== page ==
Nils & Beauregard's USA Tour: Trapped Beneath New York
Fifty-six kilometers per hour is the maximum speed of the 1978 Volstrada Alpus when traveling on a level surface. There is no velocimeter in the Alpus, but Nils has calculated this top speed by counting the intervals between roadside markers. By his estimation, they have been traveling at this maximum velocity since the expedition's sudden departure from the Affordolodge in Durning.
Connecticut has put both Nils and Beauregard in a foul mood. Neither man is eager to speak of their abuse at the hands of the Gendarmerie, nor of their subsequent encounter with shackled warlocks and their gloating gaolers at the Affordolodge. It is Beauregard who finally breaks the silence and asserts that it would be best to simply look ahead and not obsess over recent events.
Nils agrees in principle, but his simmering anger causes him to complain tangentially. He rages at the handling and cramped interior of the Alpus. He compares her Thuringian builders unfavorably to a species of hateful goblins constructing torture devices disguised as automobiles. He moans about the Alpus's engine and the way it is rapidly consuming their stores of rosin.
Like a petulant child, Nils even shouts that he skipped over breakfast. At Beauregard's insistence they pull off the road at the first sign advertising a restaurant.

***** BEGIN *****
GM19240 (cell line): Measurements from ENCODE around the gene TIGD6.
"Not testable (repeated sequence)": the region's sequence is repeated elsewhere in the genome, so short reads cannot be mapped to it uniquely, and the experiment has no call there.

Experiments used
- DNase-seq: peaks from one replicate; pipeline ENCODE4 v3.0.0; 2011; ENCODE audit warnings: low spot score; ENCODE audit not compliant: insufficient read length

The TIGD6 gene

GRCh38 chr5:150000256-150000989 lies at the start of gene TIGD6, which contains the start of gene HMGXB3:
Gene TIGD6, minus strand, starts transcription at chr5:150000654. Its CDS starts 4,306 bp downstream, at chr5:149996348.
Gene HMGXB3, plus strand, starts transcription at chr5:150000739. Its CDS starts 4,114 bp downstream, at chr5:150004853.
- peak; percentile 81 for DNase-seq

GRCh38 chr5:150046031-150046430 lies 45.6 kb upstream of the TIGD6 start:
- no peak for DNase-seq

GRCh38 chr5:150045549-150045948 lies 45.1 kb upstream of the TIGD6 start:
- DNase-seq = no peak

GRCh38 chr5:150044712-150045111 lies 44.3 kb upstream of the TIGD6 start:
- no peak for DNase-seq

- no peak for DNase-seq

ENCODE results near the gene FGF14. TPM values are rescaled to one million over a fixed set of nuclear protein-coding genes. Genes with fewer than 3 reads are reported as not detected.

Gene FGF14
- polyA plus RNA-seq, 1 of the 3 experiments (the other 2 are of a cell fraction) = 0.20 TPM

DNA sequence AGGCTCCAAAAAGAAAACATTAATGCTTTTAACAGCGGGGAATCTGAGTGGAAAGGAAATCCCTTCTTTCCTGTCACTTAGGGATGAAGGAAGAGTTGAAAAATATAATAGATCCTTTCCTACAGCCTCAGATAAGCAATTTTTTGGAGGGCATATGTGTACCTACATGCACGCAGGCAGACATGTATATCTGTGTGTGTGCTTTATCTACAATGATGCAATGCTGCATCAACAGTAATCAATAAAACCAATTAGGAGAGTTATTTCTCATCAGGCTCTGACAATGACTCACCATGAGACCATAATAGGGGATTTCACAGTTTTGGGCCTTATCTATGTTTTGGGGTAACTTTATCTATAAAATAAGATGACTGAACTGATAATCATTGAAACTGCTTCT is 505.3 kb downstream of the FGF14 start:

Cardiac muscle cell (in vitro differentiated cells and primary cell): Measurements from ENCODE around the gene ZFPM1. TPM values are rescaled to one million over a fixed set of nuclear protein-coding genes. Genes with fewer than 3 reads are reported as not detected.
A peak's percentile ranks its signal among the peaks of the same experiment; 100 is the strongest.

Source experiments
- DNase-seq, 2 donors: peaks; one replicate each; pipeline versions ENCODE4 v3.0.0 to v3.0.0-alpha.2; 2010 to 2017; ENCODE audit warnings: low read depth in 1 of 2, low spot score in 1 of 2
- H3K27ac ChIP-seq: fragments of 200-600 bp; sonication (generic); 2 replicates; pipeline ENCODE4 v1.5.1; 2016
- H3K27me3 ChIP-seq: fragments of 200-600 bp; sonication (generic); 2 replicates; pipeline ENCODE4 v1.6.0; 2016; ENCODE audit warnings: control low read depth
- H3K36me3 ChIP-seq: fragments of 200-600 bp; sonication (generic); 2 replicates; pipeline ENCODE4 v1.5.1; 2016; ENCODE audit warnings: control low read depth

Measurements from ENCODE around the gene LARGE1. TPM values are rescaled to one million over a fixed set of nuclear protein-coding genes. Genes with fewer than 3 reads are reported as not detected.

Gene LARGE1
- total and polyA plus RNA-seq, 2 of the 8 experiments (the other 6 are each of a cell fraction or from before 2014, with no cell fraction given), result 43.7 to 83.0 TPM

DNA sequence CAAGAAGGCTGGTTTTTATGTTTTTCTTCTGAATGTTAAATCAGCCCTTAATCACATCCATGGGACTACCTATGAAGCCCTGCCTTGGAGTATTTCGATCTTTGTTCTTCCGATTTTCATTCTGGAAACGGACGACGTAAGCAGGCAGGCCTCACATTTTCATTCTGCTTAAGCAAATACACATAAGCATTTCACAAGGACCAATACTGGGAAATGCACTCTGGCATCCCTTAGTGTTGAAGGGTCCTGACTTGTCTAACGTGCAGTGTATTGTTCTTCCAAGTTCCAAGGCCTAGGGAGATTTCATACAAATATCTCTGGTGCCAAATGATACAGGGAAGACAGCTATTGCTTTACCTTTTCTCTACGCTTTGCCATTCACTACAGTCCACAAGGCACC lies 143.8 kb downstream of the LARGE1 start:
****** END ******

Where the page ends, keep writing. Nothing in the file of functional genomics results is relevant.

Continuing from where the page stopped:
They follow the hand-painted signs to a flat-topped lunch shack with a counter and worn stools open to the air. They sit down and each have a cup of tinned Caffo and a baked turnip that is soft and buttery and filled with a scalding-hot globule of rich cheese.
The bewhiskered man behind the lunch counter brags that he has developed a technique to inject melted cheese into turnips and then bake them, transforming an unappetizing staple into a delicious hot lunch. Nils and Beauregard agree that his technique is a success and Beauregard suggests that he sell it to a business concern.
The man becomes sad and explains that he gave away the secret to a customer in a fine hat some weeks earlier. The customer seemed quite keen on the cheese turnip and asked many questions about the cooking process. The lunch man scratches his whiskers, shakes his head, and says that the customer with the fine hat must have stolen the technique: Desirable Food Amalgamated is now offering the cheese turnip in all 20,800 of their Randy's restaurants.
Nils notes that there are even Randy's across the sea in England and the rest of Europe. This plunges the lunch man into an even deeper depression. He seems hurt by the idea of Russians eating his cheese turnips.
Beauregard offers his condolences and a whole dollar as a tip. The despairing lunch man sits down next to the sizzling turnip rotisserie and begins to sob. Nils and Beauregard return to the road, a bit more upset than before, but at least having full bellies.